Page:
Printed circuit boards (PCB) of CPU modules can have up to 12 layers, and components hold up to 90% of their area. CPU module manufacturers are fully responsible for production and assembly quality control. In case of carrier board most components are pin-type interface connectors, capacitors, resistors, digital logic circuitry components and components for interfaces protection. It is much easier to design carrier board with required functionality and support already designed CPU module than to design a new SBC with a little different functionality. Additionally carrier board can be expand with stackable expansion module.
Embedded solutions based on modules of stack form-factors
There are two basic types of expandable systems — bus-modular using backplanes and stack-based, where modules are connected to each other. Any other types are combinations of these two. A good examples of bus-modular systems are products in CompactPCI, VME and MicroPC form-factors. COM-modules may be referred as stack modules since they are joined to carrier boards as well as stack modules. The only difference is that COM-modules and carrier boards belong to different form-factors. The most popular stack solution is PC/104.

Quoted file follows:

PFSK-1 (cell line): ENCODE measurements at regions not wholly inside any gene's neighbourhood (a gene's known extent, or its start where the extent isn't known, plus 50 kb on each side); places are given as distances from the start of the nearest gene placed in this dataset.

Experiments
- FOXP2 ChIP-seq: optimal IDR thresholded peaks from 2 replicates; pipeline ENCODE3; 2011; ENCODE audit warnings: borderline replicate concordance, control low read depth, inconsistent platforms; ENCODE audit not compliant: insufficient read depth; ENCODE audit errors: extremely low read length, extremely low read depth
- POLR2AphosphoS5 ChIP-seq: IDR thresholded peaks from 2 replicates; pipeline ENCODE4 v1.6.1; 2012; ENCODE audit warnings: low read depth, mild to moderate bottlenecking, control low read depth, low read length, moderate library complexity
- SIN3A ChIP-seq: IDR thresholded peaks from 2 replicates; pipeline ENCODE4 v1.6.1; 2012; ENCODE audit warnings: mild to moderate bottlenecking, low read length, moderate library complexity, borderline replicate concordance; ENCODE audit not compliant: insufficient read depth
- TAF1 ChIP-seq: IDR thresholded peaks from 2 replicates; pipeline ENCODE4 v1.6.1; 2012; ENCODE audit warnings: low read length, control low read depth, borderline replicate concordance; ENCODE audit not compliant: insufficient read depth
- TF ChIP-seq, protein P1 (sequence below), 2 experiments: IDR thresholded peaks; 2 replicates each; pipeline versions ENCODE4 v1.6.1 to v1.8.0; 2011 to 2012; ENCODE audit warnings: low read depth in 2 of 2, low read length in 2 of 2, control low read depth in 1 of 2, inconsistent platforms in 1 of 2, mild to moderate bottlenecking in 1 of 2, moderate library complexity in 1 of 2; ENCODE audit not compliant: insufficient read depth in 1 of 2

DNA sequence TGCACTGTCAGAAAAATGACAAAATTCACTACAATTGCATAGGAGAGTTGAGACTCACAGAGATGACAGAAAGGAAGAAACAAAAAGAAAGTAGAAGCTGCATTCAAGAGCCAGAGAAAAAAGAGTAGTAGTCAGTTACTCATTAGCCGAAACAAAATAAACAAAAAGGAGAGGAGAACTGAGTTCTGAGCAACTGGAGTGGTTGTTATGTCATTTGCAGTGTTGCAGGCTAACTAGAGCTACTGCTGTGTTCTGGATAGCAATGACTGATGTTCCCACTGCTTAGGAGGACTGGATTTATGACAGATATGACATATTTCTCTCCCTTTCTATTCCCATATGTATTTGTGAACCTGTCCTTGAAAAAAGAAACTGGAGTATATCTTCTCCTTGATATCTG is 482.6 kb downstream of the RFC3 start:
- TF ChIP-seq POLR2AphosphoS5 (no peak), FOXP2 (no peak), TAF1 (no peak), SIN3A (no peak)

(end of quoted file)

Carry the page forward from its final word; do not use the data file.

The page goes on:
Stack modules use piggy-back connectors as extension buses, like in PC/104 and PC/104-plus, or two different-type surface mount connectors at two sides of the board, like in PC/104-express. Connectors are matched so as mutual orientation of modules was preserved during their mating. These connectors are called Expansion Bus Connectors, distinguishing TOP and BOTTOM connectors. Connector pin assignment is described in the specification. Depending on functionality type claimed by the manufacturer, various signal circuits are used, at that specification describes the order of their use. For example, peripheral stack module PC/104-express must use the first channel PCI-express from the extension connector. Use of the second channel is impermissible if the first channel is not used since it will cause the whole system operation breakdown.
Significant difference between stack modules, SBC and COM-modules is in the type of interface connectors used and in principles of its interfaces use. Only pin mating for interface connectors are used on stack modules, and nearly never – standard ones for personal computers. The reason is that stack modules are assembly units for various systems, and interfaces are lead out via specialized connectors specific for the certain solution. Maximum possible number of standard-type connectors is used for SBC that precondition their application field – non-watertight BOX PC. COM-modules contain no interface connectors at all since their interfaces are lead out to extension bus connectors and designed for further use on the carrier board.